The best way to learn how buildings get put together may be to build them, or to watch them be built. But another pretty good way to learn how things go together is to see them falling apart.
You may not ever notice the piece of clay tile that plugs up the bottom of a curved tile at the edge of the roof – but here, in the center of the photo below, it’s sliding out, so you see it, and this may make you curious.
Some people call these eave closure pieces “birdstops.” Some manufacturers provide such accessory pieces in metal. These, on an old house in Denver, are clay to match the roof tiles. Their purpose is to keep out weather, birds, and little four-legged critters.
Falling apart has an upside – we can learn how things are supposed to be put together.
You also can see that the lower corner of the tile to the right of the one in question is broken off, giving an entry to weather and little four-legged critters, if not birds.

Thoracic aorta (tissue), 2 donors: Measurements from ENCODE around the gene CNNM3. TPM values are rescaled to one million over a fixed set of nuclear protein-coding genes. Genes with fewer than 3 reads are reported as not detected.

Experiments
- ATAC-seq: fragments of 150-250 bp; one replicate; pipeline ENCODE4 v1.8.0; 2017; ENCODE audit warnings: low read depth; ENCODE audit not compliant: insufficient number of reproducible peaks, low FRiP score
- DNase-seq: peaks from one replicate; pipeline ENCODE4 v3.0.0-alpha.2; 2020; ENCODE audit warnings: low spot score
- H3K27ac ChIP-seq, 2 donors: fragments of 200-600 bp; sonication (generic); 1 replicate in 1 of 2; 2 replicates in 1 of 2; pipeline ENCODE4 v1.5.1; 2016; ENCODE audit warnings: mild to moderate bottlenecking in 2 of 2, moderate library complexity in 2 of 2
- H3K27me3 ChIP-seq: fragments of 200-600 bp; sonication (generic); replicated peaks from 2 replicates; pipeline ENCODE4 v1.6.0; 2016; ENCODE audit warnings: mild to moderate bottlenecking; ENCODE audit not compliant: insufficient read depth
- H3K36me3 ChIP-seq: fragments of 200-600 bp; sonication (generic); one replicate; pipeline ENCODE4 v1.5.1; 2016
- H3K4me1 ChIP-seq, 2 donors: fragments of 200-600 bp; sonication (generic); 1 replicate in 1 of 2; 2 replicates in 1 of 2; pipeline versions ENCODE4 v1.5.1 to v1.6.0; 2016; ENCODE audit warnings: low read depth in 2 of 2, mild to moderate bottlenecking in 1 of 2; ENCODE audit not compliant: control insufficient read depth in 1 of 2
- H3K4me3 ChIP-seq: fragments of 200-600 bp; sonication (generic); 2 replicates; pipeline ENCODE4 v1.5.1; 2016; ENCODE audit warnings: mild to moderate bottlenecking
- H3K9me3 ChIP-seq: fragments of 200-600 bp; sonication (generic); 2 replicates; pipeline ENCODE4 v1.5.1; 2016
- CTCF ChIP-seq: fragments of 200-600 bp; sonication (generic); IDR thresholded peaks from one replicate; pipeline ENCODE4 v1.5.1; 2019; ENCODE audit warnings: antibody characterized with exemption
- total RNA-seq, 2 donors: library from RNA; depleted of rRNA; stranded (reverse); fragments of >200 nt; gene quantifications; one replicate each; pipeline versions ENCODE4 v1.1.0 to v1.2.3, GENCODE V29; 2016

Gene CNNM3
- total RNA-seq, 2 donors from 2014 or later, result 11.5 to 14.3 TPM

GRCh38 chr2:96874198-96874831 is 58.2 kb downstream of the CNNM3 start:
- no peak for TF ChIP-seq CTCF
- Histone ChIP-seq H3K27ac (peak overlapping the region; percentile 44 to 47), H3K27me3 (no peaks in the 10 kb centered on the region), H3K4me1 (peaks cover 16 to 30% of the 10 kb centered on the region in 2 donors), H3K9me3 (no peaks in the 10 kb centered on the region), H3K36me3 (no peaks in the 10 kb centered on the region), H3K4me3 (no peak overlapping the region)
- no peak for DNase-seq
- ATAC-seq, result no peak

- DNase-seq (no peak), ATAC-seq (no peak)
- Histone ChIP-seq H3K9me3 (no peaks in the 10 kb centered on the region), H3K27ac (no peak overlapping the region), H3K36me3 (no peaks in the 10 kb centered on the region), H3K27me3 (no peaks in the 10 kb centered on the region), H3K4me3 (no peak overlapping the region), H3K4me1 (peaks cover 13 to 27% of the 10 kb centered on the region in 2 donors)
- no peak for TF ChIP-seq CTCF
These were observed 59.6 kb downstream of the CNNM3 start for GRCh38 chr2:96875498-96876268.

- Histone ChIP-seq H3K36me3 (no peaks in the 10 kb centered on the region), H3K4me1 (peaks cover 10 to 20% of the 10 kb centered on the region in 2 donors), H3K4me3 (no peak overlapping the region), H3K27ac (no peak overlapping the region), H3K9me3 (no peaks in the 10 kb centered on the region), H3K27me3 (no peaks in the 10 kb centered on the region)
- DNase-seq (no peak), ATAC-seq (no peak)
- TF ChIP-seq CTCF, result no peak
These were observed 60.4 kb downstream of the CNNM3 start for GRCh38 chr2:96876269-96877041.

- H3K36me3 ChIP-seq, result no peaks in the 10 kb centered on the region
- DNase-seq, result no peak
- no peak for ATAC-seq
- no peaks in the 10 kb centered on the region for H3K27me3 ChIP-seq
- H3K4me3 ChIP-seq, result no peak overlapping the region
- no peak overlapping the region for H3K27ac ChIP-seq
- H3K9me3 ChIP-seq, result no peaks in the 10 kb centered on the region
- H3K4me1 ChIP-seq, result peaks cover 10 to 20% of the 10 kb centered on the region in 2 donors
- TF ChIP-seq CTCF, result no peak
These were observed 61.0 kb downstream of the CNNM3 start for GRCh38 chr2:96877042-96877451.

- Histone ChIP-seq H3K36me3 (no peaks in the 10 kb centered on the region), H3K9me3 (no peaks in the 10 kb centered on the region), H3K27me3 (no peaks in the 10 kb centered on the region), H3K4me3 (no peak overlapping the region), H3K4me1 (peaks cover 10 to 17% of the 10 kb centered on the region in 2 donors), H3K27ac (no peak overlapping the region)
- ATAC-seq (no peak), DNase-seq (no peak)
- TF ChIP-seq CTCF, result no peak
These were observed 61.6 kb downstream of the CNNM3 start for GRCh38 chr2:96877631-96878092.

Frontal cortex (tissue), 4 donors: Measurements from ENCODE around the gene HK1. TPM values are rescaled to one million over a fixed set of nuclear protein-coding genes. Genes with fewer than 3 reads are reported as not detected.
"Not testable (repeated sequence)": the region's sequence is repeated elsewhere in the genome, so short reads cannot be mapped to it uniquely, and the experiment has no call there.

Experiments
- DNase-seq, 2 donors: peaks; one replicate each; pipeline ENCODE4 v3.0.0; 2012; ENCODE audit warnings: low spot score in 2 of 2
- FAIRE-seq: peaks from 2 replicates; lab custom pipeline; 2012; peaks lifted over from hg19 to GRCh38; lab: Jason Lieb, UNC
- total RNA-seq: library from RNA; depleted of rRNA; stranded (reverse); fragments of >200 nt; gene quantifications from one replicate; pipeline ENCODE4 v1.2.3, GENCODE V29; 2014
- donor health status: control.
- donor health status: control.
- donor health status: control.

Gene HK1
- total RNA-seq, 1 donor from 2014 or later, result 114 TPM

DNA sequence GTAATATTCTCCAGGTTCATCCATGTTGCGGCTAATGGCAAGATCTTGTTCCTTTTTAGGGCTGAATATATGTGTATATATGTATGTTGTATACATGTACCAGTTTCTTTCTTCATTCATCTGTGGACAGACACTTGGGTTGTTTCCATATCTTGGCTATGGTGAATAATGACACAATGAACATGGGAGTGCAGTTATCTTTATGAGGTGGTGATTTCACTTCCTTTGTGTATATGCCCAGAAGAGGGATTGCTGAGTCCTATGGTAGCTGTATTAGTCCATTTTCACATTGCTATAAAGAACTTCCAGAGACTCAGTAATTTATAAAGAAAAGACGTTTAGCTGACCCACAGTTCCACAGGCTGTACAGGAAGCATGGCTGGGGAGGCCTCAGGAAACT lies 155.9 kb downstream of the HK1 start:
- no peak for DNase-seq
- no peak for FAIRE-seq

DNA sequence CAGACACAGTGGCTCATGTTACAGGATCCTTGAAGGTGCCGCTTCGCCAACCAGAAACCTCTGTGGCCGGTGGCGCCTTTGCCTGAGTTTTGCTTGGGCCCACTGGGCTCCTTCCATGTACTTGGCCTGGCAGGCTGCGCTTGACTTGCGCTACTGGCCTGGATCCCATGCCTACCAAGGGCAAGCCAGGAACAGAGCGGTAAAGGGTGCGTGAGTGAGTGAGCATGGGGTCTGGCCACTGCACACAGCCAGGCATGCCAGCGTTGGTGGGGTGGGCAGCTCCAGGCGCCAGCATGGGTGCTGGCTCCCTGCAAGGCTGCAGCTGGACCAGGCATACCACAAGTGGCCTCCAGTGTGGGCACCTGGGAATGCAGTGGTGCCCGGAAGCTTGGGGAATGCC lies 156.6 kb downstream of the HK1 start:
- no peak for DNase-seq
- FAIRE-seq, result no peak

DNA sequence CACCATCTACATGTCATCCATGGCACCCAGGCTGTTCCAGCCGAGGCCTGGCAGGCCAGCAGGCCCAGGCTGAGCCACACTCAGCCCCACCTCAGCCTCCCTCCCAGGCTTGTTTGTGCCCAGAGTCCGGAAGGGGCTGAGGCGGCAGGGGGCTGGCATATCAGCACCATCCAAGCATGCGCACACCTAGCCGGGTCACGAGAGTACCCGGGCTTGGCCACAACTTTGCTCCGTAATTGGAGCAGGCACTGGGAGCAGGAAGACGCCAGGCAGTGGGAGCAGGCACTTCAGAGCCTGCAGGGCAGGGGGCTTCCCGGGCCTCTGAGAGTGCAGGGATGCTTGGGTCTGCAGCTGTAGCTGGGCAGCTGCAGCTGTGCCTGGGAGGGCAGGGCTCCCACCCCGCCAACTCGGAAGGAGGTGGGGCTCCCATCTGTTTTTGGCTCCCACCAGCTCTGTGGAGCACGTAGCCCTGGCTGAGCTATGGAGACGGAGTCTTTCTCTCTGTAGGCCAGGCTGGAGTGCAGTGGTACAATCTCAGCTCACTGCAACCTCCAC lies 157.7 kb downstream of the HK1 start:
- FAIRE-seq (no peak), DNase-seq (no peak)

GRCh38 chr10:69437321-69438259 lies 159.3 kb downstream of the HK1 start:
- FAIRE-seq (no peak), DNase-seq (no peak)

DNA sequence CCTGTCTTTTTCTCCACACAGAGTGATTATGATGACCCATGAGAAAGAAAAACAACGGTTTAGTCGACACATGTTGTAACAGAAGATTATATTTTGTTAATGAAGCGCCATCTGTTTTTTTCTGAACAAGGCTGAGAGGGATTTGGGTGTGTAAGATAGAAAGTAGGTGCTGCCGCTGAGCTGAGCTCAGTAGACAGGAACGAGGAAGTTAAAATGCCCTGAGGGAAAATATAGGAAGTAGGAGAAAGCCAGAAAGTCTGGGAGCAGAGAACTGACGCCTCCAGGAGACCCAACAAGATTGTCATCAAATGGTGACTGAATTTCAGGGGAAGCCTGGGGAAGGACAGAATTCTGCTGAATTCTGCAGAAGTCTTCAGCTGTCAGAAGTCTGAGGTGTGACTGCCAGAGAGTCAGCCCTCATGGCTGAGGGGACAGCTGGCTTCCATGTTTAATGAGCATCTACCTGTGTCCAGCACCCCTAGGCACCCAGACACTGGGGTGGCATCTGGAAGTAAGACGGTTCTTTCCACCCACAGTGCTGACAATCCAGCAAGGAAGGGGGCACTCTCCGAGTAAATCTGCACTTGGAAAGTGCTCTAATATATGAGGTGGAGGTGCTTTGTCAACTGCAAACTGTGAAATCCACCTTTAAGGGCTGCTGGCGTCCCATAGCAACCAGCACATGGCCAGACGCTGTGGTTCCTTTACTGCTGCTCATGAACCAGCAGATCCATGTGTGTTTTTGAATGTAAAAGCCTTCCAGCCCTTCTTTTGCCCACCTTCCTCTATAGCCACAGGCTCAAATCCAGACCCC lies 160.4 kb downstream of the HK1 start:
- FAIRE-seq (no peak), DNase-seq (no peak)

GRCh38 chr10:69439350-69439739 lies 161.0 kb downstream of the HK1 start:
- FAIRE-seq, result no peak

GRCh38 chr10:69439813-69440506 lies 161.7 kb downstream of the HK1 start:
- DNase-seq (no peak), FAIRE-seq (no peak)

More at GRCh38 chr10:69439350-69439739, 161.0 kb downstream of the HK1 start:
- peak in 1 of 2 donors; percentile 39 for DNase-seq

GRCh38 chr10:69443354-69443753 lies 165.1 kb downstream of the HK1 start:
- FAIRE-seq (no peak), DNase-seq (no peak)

As my wife would say, these are things only architects would notice–and I mean that as a high compliment.
Thanks, Dave. That particular roof has some problems, especially broken corners on tiles, but also some tiles that seem knocked a bit out of place, and things like that. I may knock on their door and tell them. Denver got hammered by hail in June and July of 2015 and most asphalt shingle roofs got replaced after that, so I wonder if some of the damage is from one of those 2 storms.
Spanish tile roofs can be beautiful–range of colors, the play of shadow and light–but the tile is brittle, and I can see where they can be damaged in a hailstorm.